So Jim started helping me with the show each week and soon it would be 43 comics showing up looking for stage time.  The open mic was going well and every week Bill McMorrow would show up and he just kept getting funnier and funnier.  But I decided to change the format again.  As much as I love open mic comedy, and I do, I already run an open mic on Mondays and this room in Quincy has the potential to be a really great space for a quality show.  I didn’t want to run a 4 hour open mic each week.  I didn’t want comics showing up and having to wait for 3 hours to get on stage.  I didn’t want audience to show up only to be let down by a show that has absolutely no quality control, which HAS to be the case with any open mic.  The best advice I got was from Andrew Mayer and he suggested having some shorter sets for open mic spots and longer booked sets for more experienced comedians and to have some limit on each.

We made the change.  We made it a booked show and we started gaining an audience.  At first we’d get 25 comics and 10 audience members.  Then it was 18 to 18.  Later it changed to 20 comics and 45 audience members.  That was a good week.  We still have weeks where it’s 20 comics and 16 audience members but if that’s our bad night on a Tuesday I think we’re doing alright.  After the show had been doing well for a couple of months the management asked if we might be interested in running a weekend show sometime.  (I say we because there’s no way I could do this show without the help of Jim and Bill, and Sean Rosa who also has been a regular at the show and has developed some great material, and is also nice enough to help set up/break down the room frequently.)  Anyway, we were able to come to an agreement with the bar and land a great comedian that is originally from the area but has been living in New York City for years.  And that is how we got our show with Joe List at Stadium.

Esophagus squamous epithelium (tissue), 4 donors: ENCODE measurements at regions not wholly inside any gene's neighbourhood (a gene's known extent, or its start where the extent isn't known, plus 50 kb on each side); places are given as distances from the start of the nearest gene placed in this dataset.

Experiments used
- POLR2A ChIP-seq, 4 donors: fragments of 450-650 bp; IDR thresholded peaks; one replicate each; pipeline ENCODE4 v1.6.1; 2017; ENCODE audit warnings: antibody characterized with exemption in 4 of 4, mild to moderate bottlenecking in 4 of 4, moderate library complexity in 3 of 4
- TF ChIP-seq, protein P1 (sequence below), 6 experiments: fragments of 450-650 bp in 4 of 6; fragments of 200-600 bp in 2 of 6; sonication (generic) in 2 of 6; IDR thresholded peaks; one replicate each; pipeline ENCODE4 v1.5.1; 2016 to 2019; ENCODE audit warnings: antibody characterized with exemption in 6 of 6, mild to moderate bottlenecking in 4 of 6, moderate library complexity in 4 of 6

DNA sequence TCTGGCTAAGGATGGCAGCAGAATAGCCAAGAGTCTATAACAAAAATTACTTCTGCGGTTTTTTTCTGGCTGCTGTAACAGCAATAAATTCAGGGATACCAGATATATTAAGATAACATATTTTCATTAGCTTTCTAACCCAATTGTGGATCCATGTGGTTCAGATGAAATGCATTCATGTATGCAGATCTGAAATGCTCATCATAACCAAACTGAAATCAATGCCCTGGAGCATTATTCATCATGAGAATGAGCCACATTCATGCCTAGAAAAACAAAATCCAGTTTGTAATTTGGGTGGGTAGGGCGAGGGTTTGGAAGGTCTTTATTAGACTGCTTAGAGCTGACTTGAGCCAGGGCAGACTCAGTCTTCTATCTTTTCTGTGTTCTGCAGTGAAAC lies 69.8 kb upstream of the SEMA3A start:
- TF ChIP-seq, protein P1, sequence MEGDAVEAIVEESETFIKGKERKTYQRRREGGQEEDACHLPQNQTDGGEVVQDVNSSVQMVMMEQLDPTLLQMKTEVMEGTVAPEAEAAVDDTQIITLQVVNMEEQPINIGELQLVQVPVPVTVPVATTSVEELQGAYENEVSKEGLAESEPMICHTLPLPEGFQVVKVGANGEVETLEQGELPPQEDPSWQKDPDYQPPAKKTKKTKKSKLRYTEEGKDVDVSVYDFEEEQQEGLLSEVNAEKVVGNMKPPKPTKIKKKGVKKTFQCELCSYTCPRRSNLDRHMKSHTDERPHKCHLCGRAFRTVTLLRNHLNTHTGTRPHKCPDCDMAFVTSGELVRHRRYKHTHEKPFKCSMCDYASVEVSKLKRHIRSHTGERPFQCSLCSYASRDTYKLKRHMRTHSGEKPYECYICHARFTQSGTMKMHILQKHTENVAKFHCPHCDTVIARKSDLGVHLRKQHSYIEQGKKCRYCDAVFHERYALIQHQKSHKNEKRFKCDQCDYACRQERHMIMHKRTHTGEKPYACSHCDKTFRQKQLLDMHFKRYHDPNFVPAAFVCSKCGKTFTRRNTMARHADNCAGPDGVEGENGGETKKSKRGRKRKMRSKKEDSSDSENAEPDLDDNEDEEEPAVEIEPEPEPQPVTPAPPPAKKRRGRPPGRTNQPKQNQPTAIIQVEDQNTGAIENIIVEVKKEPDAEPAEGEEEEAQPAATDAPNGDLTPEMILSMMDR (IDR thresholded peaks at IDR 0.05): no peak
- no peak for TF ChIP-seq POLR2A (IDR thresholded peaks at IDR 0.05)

After months of promoting the show it all paid off, we had a sold out show.  Joe was amazing headlining the show just as I knew he would be.  I hosted the show.  Jim did everything from helping set up the room to working the door to introducing me at the beginning of the show.   Thom Crowley went first and opened the show with a killer set then Sean Rosa kept that momentum going as he yuk’d it up on stage.  After that Bill McMorrow took his act in front of the sold out crowd and they were into his dark humor and fortuitous word play.  We had a drop in set from Dan Boulger who has been a favorite of mine since I started doing comedy and he was great as always.   Then of course, Joe Killed it.  It was a great night all around and I’m hoping to be able to run another Saturday night show there again sometime.

I still think of this as just the very beginning of this comedy room but it’s taken over a year to get to this point and I’m happy with the progress we’ve made.

But in the meantime, if you’re reading this, feel free to come check out a Tuesday show for free and watch some great new comics develop.

Stadium in Quincy,

1495 Hancock Street.